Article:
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garethashenden

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  1. I've now replaced the window with the broken mullion. In addition to that, all the other details have been taken care of an initial painting has been done. I used a whitemetal crane from Scalelink. In person its a little chunkier than the prototype but I still like how it looks. I added two platforms for the upper storey doors. I think that one of them should have been modelled up, but they're quite firmly glued now. Good think I've got several other similar buildings still to make. The downpipe is 1/16" brass tube with a curve put in at the end. It fits the look I was after. I've
  2. I've now replaced the window with the broken mullion. In addition to that, all the other details have been taken care of an initial painting has been done. I used a whitemetal crane from Scalelink. In person its a little chunkier than the prototype but I still like how it looks. I added two platforms for the upper storey doors. I think that one of them should have been modelled up, but they're quite firmly glued now. Good think I've got several other similar buildings still to make. The downpipe is 1/16" brass tube with a curve put in at the end. It fits the look I was after. I've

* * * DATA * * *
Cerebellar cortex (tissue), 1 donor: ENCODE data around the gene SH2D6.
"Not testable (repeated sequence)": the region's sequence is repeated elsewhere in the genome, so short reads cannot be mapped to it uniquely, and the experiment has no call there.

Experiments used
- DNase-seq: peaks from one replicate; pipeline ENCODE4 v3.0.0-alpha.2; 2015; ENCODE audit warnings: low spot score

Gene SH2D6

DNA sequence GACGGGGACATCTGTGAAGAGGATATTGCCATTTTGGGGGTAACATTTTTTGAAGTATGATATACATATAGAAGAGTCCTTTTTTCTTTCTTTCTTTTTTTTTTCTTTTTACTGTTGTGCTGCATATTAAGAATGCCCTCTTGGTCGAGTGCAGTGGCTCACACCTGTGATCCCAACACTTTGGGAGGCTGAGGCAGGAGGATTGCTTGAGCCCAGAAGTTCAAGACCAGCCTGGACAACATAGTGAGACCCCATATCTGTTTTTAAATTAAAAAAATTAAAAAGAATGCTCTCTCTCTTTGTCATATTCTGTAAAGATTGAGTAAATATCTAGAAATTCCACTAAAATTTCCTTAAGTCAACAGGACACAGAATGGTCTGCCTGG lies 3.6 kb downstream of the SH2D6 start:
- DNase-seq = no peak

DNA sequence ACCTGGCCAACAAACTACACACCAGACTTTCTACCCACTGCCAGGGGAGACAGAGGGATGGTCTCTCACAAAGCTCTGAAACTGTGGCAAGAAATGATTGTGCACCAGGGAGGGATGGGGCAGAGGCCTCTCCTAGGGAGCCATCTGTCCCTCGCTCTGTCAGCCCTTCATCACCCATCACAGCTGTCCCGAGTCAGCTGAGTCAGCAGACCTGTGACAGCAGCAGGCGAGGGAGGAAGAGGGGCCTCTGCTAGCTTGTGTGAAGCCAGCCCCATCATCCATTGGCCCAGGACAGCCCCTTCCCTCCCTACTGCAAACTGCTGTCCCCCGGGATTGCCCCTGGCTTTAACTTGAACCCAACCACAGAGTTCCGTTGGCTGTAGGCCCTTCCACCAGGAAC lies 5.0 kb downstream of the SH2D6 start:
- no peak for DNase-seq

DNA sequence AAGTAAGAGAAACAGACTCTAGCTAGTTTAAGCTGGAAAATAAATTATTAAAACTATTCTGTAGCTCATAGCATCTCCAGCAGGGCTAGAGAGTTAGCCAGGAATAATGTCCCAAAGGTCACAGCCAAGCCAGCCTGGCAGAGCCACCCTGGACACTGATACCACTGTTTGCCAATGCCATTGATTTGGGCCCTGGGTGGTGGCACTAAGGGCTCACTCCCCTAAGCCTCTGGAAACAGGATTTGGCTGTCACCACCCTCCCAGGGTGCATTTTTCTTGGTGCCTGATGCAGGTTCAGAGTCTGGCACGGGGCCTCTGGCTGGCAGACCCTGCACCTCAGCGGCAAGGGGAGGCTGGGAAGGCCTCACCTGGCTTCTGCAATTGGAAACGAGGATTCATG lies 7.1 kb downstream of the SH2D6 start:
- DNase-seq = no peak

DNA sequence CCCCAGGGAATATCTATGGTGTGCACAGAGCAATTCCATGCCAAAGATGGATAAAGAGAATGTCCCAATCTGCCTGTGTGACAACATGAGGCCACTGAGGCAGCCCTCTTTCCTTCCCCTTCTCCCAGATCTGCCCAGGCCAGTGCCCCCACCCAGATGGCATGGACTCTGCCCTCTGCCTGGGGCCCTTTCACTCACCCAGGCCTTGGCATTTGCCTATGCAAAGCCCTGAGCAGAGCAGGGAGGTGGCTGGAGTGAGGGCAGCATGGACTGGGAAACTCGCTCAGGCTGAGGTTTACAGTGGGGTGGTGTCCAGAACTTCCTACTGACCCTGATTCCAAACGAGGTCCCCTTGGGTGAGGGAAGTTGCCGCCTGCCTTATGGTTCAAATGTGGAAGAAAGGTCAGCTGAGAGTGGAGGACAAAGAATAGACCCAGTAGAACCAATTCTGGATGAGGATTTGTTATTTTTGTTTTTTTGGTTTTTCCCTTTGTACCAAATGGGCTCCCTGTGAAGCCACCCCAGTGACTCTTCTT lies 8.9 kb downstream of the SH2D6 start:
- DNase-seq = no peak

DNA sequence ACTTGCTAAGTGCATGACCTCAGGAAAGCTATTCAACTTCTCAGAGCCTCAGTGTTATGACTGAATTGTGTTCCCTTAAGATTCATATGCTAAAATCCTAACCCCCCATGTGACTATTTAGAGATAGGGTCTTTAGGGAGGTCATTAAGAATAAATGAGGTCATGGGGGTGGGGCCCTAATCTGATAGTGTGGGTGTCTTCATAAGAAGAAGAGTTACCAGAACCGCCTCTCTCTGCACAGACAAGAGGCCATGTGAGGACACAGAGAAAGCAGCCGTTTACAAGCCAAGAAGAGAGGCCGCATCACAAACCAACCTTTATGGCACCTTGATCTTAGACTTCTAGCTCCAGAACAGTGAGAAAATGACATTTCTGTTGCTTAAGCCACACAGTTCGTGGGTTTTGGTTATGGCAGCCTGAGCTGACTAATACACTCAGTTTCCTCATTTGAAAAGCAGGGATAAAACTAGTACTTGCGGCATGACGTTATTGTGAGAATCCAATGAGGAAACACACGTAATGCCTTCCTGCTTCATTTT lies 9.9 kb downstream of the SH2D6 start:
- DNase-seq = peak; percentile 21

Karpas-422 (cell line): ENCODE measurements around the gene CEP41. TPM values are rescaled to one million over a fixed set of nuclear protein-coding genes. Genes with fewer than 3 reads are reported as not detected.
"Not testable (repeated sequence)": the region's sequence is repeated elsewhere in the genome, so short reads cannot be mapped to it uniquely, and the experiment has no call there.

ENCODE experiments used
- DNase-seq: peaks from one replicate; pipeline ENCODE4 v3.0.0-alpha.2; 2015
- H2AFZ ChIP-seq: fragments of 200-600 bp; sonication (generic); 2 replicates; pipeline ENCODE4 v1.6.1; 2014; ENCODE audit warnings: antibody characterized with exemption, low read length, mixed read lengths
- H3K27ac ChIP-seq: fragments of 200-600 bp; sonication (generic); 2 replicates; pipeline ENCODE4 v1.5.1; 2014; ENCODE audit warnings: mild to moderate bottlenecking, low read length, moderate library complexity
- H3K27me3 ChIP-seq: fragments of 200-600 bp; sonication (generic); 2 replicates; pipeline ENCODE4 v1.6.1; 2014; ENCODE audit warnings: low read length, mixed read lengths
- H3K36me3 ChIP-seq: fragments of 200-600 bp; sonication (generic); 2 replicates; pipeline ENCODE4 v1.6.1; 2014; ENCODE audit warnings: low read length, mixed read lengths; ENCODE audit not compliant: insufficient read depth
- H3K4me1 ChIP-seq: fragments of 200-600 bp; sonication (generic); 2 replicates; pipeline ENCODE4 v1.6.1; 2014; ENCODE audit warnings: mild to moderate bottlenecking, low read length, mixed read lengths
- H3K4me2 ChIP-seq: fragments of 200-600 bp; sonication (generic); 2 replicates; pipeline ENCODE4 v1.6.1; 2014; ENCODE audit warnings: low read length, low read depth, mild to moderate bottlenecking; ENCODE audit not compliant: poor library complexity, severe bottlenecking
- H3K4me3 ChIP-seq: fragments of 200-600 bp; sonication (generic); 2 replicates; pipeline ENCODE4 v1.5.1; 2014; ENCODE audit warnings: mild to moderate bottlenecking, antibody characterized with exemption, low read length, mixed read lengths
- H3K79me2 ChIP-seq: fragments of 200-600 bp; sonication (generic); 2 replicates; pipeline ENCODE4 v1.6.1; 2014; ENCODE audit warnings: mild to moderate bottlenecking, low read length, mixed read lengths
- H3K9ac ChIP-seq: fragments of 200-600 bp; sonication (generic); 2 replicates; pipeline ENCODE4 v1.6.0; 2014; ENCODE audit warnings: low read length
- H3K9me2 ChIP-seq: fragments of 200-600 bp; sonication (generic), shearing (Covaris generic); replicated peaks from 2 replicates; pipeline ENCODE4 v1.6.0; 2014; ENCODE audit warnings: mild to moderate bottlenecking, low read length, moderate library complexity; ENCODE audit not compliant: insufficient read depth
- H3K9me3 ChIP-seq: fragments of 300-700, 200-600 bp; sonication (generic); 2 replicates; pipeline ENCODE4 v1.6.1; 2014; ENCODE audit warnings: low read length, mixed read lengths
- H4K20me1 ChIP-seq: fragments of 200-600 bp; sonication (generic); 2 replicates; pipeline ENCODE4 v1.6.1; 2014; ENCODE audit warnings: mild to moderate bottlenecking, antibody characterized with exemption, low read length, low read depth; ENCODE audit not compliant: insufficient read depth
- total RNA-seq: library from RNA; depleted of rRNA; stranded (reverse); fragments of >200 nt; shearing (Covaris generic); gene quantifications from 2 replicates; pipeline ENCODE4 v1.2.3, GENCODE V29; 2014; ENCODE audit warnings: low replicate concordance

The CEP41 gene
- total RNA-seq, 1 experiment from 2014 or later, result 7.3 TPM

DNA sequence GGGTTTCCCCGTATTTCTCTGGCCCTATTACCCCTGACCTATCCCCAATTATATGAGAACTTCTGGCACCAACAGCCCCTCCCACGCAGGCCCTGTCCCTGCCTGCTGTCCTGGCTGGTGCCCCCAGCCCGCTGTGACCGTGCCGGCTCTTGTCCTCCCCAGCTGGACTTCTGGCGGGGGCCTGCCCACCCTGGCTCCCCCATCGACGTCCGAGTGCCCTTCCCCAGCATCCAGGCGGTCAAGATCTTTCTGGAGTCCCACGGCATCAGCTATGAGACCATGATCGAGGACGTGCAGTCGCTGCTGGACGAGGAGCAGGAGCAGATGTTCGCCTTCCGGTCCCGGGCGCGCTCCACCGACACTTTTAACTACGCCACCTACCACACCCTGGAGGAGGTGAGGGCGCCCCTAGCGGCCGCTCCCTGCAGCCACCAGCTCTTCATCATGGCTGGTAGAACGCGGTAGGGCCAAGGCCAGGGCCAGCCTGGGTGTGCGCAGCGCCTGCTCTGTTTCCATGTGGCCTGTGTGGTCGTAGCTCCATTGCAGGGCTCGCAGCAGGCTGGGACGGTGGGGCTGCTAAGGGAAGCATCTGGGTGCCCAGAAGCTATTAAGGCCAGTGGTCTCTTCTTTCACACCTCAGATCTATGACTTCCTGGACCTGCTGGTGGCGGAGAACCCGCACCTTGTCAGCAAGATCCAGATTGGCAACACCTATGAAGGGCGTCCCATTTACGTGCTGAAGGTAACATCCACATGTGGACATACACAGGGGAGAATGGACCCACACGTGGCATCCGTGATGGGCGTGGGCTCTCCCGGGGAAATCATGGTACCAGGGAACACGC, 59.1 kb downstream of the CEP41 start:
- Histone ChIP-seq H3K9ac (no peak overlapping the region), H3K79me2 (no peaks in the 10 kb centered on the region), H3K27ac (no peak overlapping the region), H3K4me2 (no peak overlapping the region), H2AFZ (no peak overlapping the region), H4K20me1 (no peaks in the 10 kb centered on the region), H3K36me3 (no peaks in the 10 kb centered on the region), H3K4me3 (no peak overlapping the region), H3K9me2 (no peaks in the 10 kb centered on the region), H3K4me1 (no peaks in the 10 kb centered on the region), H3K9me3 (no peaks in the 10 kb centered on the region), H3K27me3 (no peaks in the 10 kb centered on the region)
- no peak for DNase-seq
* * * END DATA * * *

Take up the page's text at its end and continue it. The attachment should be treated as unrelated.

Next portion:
3. I want to get it right. Constructive criticism is an important part of that. In this case its made me review an aspect of the model I hadn't put much thought into before.
  4. Try printing the axlebox vertically. I bet the hole is there, but resin got trapped in it.
  5. I think its all angles afterall. Compare this picture of the model to this Standard gauge 1076. The model may be a little high, but its close. I think they saddle tank is a bit of a gothic arch at the moment, particularly at the back. This would cause the high point to be higher. But overall I'm thinking its right.
  6. I was thinking that it was just the angle, but looking at the picture Miss Prism posted again I think you're right. I guess I was assuming that the cab was the same as the standard gauge locomotives, but clearly it isn't.
  7. So I'm doing this all in Solidworks. Other CAD packages do things differently. I started with a few concentric circles. One at 1/8" for the axle, then the outside of the boss at a size that looked right, its probably 6mm or 1/4", since the axle looks to be half the diameter of the boss on the prototype. This was extruded whatever the thickness of the Gibson boss is, I think that was 3mm. Then I made another concentric set of circles as a second sketch. These are the outer rim. The diameters are same as the Gibson wheel moulding. This was extruded to 2mm I think. Then I drew one spoke and extru